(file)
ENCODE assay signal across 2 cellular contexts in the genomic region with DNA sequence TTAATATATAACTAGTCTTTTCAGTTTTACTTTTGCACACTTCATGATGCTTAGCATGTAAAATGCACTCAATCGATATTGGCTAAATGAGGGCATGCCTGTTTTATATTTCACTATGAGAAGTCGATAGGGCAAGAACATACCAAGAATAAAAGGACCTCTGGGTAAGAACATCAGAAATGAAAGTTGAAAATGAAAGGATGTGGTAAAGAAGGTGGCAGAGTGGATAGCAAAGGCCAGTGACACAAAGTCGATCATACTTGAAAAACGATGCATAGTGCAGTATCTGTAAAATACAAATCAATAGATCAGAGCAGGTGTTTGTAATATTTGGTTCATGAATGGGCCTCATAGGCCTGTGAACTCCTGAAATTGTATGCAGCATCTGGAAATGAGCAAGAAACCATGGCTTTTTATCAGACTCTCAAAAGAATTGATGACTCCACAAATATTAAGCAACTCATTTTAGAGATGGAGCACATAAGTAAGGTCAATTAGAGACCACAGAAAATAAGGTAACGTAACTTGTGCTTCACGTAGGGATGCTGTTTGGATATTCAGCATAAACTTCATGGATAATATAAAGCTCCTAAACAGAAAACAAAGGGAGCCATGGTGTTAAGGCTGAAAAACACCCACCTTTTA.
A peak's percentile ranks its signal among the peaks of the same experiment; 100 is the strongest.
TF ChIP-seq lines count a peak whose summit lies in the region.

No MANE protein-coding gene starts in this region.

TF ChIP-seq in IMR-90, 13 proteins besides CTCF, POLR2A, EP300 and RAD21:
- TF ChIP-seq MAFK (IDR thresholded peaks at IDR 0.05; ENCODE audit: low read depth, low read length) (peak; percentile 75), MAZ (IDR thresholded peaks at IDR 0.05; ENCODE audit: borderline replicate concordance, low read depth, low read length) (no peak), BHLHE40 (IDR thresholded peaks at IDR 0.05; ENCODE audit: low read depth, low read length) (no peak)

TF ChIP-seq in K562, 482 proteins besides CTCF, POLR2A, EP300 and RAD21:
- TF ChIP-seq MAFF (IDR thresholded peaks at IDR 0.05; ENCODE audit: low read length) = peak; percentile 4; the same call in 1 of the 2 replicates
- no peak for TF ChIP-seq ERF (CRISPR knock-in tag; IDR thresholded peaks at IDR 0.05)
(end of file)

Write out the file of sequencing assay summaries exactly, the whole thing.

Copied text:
ENCODE assay signal across 2 cellular contexts in the genomic region with DNA sequence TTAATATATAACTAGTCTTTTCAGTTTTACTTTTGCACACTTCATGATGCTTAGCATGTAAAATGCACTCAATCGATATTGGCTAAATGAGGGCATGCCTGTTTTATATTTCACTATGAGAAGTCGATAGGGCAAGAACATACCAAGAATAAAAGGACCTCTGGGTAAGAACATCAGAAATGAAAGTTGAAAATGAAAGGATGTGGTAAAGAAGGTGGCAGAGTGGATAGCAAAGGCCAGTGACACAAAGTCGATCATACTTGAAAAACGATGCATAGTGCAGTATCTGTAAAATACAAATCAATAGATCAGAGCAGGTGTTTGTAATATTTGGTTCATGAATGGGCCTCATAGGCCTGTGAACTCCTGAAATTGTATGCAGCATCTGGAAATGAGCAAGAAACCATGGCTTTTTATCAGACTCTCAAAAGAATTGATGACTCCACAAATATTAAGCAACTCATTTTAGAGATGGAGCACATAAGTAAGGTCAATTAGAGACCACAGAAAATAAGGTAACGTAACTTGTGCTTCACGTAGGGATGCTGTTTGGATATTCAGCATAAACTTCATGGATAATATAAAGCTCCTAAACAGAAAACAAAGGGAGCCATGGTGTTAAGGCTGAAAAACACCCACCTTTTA.
A peak's percentile ranks its signal among the peaks of the same experiment; 100 is the strongest.
TF ChIP-seq lines count a peak whose summit lies in the region.

No MANE protein-coding gene starts in this region.

TF ChIP-seq in IMR-90, 13 proteins besides CTCF, POLR2A, EP300 and RAD21:
- TF ChIP-seq MAFK (IDR thresholded peaks at IDR 0.05; ENCODE audit: low read depth, low read length) (peak; percentile 75), MAZ (IDR thresholded peaks at IDR 0.05; ENCODE audit: borderline replicate concordance, low read depth, low read length) (no peak), BHLHE40 (IDR thresholded peaks at IDR 0.05; ENCODE audit: low read depth, low read length) (no peak)

TF ChIP-seq in K562, 482 proteins besides CTCF, POLR2A, EP300 and RAD21:
- TF ChIP-seq MAFF (IDR thresholded peaks at IDR 0.05; ENCODE audit: low read length) = peak; percentile 4; the same call in 1 of the 2 replicates
- no peak for TF ChIP-seq ERF (CRISPR knock-in tag; IDR thresholded peaks at IDR 0.05)